Two Days of Declines at Keeneland Sale
Keeneland director of sales Geoffrey Russell is taking two straight days of declines in the 2008 September yearling sale in stride by saying it is just a factor of the economic world we are living in today.
“This establishes what the market is,” Russell said at the close of the Sept. 9 session. “Everybody is here and they have now set the table. This is what the world is today, and they have established the value of these horses.”
For Keeneland and the consignors and breeders involved, the value of the horses in 2008 is less than what they were one year ago.
At the close of session two, Keeneland reported 146 horses sold for $57,310,000, an average of $392,534. The median was $300,000. A total of 69 horses failed to sell during the session for an RNA (reserve not attained) rate of 32.1%. A dozen horses sold for $1 million or more.
Compared to last year, the number of horses sold decreased 12% while the gross fell 26.5%. The average decreased 16.4% and the median fell 9.8%.
During the 2007 second session, Keeneland reported 166 head sold for $77,982,000 to average $394,123. The median was $332,500 and the RNA rate was 24.9%. The second session last year produced 19 seven-figure horses.
For the first two days combined, Keeneland reported 300 horses sold for $113,357,000 and an average of $377,857, which is down 12.4% from the first two sessions of 2007. The number of horses sold and the gross were down 11% and 22%, respectively. The median was $300,000 to remain even with last year.
For complete results from this sale, including Hip-by-Hips and cumulative sale results, click here.
There have been 17—five during session one and 11 in session two--horses to bring seven figures, compared to 30 during the first two sessions of 2007.
In two sessions, 132 horses have failed to sell, an RNA rate of 30.6%.
For the first two days of the 2007 sale, 337 horses sold for $145,377,000 to average $431,386. The median was $300,000. The two-day RNA rate was 24.4%.
“The world today is a lot different than this time last year,” Russell said. “You have a credit crunch, you have lack of easy financing, lack of extra income, all those things play into it.”
While the numbers were down, Russell took the cumulative median of $300,000 as a positive. “I think it is a spectacular median to have,” he said. “While the top end did not have fireworks, I feel like the sale had a good rhythm to it all day.”
The sale lost a potential firework-type price when Marty Wygod scratched a son of Storm Cat out of Tranquility Lake from the sale. The colt is a full brother to grade I winner and stallion After Market and Jalil, who sold for $9.7 million to Sheikh Mohammed’s bloodstock advisor John Ferguson at the 2005 September sale. Jalil is a group II winner in Dubai and placed in the Waquoit Stakes Aug. 30 at Suffolk Downs.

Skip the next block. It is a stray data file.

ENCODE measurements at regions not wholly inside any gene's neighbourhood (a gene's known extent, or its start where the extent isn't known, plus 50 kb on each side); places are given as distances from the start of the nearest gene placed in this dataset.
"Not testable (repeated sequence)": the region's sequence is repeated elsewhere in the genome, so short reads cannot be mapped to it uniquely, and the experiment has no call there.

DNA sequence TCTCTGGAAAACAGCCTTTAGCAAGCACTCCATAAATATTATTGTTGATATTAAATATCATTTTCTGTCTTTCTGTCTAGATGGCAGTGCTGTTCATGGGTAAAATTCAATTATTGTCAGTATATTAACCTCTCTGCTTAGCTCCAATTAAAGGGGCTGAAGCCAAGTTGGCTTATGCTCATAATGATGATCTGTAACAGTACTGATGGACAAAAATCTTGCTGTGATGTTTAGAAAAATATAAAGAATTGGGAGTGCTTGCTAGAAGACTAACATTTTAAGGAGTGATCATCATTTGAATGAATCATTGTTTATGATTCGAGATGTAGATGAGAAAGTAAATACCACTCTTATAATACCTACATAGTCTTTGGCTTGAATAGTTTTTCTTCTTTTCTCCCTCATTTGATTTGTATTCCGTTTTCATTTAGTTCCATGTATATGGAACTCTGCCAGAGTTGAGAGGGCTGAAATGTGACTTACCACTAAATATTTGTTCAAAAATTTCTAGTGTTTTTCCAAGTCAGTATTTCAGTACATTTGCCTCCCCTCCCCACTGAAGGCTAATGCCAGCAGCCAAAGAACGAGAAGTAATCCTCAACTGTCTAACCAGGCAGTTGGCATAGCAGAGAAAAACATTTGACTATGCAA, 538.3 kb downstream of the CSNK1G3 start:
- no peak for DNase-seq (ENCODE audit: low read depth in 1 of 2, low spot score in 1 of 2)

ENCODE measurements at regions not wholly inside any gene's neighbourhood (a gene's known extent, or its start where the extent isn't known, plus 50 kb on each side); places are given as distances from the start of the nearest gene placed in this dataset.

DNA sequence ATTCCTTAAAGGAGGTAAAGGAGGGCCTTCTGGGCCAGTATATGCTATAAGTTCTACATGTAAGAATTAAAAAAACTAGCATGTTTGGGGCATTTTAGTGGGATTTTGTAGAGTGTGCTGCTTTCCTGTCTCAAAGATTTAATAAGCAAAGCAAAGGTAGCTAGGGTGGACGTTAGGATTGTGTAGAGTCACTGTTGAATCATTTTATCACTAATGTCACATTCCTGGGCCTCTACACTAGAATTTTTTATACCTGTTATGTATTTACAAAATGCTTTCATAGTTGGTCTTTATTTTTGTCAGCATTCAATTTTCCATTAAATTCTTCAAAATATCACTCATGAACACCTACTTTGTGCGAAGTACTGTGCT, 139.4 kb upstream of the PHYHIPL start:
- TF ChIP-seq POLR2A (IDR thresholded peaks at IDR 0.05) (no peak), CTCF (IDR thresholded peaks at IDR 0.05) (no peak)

“My wife and I loved the colt and we were not impressed with the amount of attention he was receiving. I don’t think he was getting the amount of respect he deserved,” Wygod said. “He is a great individual and we are excited to keep and race him.”
A son of A.P. Indyout of the Halo mare Taegu topped the session with a price tag of $1.5 million. The second highest price of the day — $1.25 million — was paid for a daughter of Giant's Causeway, making her the highest-priced filly of the auction.
A half-brother to grade II stakes winner Classic Elegance (by Carson City), the session topper was consigned as the property of Greg Goodman’s Mt. Brilliant Farm and was purchased by Rick Nichols of Shadwell, owned by Sheikh Hamdan.
“He had a nice upcoming pedigree, and was a nice individual,” Nichols said after signing the ticket. “He is just a nice, strong colt, very correct and had good bone to him.”
The colt will go to the New York barn of trainer Kiaran McLaughlin.
Shadwell finished as the session’s third leading buyer, spending $3,500,000 for five head.
The daughter of Giant's Causeway out of the Chief Singer mare Alidiva was consigned by Taylor Made Sales Agency, agent, and is named Alioonagh. She was purchased by Troy Steve Bloodstock.
Charles Wacker bred in the filly in Kentucky.
Alioonagh is a full sister to grade II winner Oonagh Maccool, and is a half-sister to French group II winner Taipan (by Last Tycoon), English champion Ali-Royal (by Royal Academy), and English champion Sleepytime (by Royal Academy).
The sale continues Sept. 10 with the third session beginning at 10 a.m.
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